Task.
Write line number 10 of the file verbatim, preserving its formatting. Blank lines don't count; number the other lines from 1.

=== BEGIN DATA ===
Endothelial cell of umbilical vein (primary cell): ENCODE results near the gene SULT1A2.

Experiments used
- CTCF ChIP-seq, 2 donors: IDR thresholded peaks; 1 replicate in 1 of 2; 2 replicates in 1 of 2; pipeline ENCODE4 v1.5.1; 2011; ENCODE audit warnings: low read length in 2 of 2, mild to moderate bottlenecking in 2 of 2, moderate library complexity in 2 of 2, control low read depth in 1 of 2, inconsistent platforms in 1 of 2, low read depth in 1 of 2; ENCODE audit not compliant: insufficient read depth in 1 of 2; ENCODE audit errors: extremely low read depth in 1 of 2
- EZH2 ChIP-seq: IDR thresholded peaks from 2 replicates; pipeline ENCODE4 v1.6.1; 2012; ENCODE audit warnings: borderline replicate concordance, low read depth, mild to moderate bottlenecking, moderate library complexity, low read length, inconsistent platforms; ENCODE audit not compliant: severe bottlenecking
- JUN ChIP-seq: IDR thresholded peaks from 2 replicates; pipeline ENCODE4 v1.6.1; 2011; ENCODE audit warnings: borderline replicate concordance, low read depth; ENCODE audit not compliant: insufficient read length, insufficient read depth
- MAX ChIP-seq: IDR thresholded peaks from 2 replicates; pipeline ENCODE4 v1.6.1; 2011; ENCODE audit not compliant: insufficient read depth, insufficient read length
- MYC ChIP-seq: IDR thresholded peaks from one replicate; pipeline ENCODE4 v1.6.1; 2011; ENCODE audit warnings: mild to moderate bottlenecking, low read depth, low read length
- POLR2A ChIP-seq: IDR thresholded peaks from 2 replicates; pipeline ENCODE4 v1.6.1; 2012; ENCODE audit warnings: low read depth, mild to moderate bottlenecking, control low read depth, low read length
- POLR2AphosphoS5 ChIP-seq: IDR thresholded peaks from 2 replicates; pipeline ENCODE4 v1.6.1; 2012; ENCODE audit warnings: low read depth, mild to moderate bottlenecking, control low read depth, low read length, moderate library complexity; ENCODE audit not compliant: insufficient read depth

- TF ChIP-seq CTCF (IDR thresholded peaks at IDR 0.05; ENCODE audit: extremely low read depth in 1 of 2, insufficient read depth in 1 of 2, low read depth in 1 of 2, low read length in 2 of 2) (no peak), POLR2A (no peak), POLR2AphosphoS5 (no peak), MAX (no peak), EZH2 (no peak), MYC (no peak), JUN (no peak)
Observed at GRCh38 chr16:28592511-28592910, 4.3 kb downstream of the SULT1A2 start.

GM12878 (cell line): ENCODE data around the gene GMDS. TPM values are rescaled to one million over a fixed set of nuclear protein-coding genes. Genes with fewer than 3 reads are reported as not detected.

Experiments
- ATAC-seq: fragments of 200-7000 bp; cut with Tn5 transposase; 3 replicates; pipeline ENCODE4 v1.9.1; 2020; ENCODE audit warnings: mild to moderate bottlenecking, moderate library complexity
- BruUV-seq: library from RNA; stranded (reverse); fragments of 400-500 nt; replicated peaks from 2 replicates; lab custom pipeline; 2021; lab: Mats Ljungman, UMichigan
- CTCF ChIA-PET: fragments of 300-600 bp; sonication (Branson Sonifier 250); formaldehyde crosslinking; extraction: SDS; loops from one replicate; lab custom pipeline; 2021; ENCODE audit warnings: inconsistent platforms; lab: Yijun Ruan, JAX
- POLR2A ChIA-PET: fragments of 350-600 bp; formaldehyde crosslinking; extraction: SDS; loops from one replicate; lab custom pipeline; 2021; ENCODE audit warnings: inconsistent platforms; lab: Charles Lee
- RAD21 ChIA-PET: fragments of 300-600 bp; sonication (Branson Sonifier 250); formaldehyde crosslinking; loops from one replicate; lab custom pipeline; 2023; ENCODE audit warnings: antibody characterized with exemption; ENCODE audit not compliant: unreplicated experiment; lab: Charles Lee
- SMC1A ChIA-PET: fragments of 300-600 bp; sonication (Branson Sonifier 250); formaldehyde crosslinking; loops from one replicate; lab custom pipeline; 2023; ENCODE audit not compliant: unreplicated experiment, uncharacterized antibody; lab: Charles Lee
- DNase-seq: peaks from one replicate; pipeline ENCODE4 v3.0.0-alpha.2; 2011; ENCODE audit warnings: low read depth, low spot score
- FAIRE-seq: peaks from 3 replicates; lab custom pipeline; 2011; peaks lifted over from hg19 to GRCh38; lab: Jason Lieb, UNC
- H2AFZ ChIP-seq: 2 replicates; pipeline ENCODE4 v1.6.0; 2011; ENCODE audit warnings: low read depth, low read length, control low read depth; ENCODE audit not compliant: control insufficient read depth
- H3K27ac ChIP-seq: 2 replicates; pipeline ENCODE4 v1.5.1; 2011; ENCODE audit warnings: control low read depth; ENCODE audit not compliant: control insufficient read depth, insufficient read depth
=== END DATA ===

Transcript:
- TF ChIP-seq CTCF (IDR thresholded peaks at IDR 0.05; ENCODE audit: extremely low read depth in 1 of 2, insufficient read depth in 1 of 2, low read depth in 1 of 2, low read length in 2 of 2) (no peak), POLR2A (no peak), POLR2AphosphoS5 (no peak), MAX (no peak), EZH2 (no peak), MYC (no peak), JUN (no peak)